Start rocking your reputation!


Do You Have the Audacity to Make an Authentic Personal Connection in Your Biz?

  |   Business Tips, Customer Service   |   2 Comments

Making people happy in biz boils down to how well you can impact them on a personal level. Read more in this interview with FitfFizz founder Kelly Wilson!


Making a personal connection in biz can improve your client + customer service — and radically improve the impact you make as a brand.


That’s because it helps you stop seeing your online business only in terms of straight numbers, and start seeing it for the fullness of what it TRULY is:


A help for living, breathing, struggling, aspiring human beings.


When you start seeing what you do in this way, you treat people…well, you treat them differently.


In almost every way, you treat them better.


This not only makes you a great biz owner. It makes people like you. Listen to you. TRUST you.


If you’ve ever wondered how you get to be an “influential brand” — that is, how you reach that level where people mention you on social media, often refer people to you, and faithfully rely on your advice or solution to their own problems — this is the (plain and yet sometimes hard) answer.


You need to care about people and reach them in a place that matters before you can even think about reaching the heights that matter to you.


Happily, Kelly Wilson of Fit Fizz Studio gets that — and that’s why I’m eager to share her customer service wisdom on the blog today!


Read on to discover how she tries to make that authentic personal connection with her clients and customers (even when the things that come up in conversation are intimate and difficult):


1. Tell me a little bit about your business from a service perspective! Who do you serve? Why, specifically, do you feel that client/customer happiness is important to your brand?


My business is called Fit Fizz and can be found online at I create handmade fitness-centric gifts and accessories. As a personal trainer and Behavior Change Specialist, I’ll be offering much more in the future, including online training programs and coaching classes that will help people overcome roadblocks they might keep hitting on their way to success with fitness goals.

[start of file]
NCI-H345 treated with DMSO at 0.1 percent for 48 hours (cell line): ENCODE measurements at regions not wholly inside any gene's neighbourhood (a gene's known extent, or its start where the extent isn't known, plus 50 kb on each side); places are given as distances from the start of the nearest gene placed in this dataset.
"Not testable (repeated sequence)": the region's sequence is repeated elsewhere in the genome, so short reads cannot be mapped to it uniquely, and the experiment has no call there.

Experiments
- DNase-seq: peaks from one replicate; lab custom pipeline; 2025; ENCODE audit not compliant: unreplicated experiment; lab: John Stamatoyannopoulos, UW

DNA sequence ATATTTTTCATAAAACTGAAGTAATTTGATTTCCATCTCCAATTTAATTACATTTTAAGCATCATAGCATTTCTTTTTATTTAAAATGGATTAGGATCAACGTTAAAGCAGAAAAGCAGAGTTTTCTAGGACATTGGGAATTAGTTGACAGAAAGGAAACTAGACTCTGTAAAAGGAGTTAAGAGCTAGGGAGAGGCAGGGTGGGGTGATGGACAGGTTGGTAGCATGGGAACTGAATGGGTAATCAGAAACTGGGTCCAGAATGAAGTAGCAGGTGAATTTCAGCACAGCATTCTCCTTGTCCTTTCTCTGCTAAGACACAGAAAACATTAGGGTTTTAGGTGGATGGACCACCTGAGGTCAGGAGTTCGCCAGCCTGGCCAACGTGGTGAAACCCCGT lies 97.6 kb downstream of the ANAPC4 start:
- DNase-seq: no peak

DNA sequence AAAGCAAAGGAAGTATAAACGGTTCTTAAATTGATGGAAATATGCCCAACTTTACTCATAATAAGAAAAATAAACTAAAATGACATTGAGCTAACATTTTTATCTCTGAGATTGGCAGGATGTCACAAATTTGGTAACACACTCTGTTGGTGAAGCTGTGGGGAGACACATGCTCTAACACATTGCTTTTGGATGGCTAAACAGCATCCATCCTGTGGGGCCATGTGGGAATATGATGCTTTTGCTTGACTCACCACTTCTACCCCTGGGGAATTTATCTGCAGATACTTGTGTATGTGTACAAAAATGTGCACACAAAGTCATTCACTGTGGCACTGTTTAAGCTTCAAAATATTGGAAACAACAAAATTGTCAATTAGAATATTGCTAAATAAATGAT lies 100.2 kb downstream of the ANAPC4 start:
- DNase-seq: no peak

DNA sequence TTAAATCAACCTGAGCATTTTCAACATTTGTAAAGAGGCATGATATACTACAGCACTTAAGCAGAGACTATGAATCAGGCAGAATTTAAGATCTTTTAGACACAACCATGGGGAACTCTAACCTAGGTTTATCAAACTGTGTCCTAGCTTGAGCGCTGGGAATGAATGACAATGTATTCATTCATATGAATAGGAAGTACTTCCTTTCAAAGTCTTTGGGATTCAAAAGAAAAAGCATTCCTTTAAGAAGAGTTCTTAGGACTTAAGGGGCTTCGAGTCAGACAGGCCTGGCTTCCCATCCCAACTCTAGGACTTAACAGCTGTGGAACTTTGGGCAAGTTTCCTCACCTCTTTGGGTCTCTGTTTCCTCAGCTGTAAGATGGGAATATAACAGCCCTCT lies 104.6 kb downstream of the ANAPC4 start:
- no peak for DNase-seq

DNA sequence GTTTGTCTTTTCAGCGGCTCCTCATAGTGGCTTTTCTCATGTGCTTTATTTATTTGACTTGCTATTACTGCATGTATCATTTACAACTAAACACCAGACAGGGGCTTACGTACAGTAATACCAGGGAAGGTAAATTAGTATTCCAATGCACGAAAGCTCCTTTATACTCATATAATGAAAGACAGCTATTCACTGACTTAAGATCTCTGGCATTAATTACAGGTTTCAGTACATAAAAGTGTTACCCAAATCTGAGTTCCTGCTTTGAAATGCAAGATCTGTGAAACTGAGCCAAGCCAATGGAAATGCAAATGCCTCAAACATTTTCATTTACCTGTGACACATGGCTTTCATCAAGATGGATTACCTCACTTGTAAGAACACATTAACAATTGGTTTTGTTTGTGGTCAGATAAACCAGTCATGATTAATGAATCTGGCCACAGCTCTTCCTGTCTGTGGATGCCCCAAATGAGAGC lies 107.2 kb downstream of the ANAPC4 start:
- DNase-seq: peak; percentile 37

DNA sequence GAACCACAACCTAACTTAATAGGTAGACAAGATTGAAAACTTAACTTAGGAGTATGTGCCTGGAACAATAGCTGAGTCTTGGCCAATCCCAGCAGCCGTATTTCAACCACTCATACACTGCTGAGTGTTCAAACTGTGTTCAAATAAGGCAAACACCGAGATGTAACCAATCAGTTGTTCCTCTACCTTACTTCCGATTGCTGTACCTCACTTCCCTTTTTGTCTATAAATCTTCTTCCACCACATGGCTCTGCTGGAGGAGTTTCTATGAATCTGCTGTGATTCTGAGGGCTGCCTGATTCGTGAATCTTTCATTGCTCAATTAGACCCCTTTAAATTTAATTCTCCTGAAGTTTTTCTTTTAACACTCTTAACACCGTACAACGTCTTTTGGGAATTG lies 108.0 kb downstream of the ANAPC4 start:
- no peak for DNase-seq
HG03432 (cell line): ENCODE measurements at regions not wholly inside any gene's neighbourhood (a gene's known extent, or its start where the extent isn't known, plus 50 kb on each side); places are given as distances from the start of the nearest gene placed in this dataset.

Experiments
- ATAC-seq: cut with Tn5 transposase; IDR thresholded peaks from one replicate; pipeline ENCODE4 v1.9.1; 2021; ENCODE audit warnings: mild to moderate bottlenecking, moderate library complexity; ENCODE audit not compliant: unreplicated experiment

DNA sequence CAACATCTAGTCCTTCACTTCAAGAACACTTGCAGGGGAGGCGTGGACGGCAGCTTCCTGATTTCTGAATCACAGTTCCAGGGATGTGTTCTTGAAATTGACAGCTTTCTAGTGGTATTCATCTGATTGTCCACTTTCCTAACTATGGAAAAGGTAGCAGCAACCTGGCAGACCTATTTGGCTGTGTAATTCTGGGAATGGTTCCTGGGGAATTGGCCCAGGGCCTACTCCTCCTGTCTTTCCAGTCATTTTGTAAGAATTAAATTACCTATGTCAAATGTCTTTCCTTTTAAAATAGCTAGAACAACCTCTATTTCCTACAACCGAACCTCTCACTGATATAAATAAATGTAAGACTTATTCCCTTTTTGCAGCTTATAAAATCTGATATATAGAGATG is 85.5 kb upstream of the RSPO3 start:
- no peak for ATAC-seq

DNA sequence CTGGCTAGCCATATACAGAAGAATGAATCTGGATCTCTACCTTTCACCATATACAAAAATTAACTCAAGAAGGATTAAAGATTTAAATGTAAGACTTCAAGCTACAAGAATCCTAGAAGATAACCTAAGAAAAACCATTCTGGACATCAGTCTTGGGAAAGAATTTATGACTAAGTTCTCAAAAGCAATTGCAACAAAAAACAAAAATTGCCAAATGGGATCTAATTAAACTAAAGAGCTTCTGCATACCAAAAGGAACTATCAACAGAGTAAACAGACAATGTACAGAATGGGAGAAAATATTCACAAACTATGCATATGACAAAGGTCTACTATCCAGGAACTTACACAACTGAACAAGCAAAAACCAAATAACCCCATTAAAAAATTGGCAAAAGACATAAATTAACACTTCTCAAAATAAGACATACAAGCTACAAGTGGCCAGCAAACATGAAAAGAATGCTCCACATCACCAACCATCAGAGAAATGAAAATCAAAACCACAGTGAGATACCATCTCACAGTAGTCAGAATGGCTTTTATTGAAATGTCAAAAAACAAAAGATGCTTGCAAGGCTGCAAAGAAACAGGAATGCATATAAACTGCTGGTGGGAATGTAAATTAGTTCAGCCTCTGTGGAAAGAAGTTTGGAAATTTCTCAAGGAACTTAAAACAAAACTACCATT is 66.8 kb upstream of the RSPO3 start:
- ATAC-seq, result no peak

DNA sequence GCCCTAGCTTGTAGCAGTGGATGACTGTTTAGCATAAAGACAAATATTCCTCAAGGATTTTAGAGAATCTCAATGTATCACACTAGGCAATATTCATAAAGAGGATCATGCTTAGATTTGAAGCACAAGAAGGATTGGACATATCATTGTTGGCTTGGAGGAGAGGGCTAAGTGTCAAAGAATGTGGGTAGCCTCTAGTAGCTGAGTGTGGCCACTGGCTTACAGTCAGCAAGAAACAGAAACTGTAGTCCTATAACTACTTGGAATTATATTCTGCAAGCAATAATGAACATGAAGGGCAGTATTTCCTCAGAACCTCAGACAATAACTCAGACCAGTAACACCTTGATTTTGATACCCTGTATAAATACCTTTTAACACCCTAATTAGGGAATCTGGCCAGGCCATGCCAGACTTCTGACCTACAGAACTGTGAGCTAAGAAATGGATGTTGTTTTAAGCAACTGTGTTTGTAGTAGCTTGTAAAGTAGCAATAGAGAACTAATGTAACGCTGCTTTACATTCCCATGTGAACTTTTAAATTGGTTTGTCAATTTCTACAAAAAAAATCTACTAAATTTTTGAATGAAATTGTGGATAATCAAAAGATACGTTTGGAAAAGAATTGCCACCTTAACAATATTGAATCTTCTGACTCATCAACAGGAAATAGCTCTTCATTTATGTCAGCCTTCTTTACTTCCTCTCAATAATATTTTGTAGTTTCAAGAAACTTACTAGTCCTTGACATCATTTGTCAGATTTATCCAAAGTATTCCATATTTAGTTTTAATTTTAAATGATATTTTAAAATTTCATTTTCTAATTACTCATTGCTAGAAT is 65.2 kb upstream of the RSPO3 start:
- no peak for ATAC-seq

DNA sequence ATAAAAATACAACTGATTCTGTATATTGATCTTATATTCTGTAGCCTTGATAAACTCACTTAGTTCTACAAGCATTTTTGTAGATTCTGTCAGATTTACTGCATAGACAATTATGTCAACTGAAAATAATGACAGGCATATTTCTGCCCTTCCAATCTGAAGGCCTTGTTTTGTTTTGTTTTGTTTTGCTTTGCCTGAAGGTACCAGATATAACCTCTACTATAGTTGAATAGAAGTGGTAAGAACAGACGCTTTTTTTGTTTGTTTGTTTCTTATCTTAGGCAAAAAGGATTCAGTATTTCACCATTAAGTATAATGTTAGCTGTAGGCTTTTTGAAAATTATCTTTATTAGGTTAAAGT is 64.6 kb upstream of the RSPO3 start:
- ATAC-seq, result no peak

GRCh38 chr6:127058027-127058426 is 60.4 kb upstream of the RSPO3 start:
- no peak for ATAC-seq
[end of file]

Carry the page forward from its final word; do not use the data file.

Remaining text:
Although I do have some products that target powerlifters (I am one myself), I really have something to offer for everyone, at any point of a fitness journey. Many of my products are about embracing strength — internally and externally. You won’t find products about flexing or showing off a six-pack. Fit Fizz embraces strength over aesthetics. Fitness comes in all sizes of bodies that are willing and able! That is so important to me.


Part of my brand plan that will be evolving over time is to speak out about the stigma surrounding mental illness. I have struggled with depression, anxiety and PTSD for many years and a lot of the struggle was really only from backlash of judgmental people. I have found that many of my friends who compete in strength sports also use lifting as an outlet for similar reasons.


I hope that being a voice for people who suffer in silence might ignite some determination for them to find the inner strength they need. Some of the profits from certain items will be donated to causes that support mental health.


Kelly Wilson of Fit Fizz


2. How customer service savvy were you when you started out in business? Are there any particular experiences, resources, or tools that have helped you improve since then?


I got a degree in graphic design in 1999 and have been working as a designer ever since. For roughly 7 years or so I was self-employed with my own freelance clients. At that time I had no idea what I was doing from a business standpoint, but I learned a lot along the way about customer service.


I went back to corporate life and for quite some time now I have fully realized that I’m burned out on the drudgery. I also never truly enjoyed freelancing because of the stress of contracts and paperwork. Fit Fizz was eventually born as a way to mix my passion for fitness with my experience as a graphic designer. However, I have learned a lot this year that there is so much more to keep track of when selling physical good over selling services.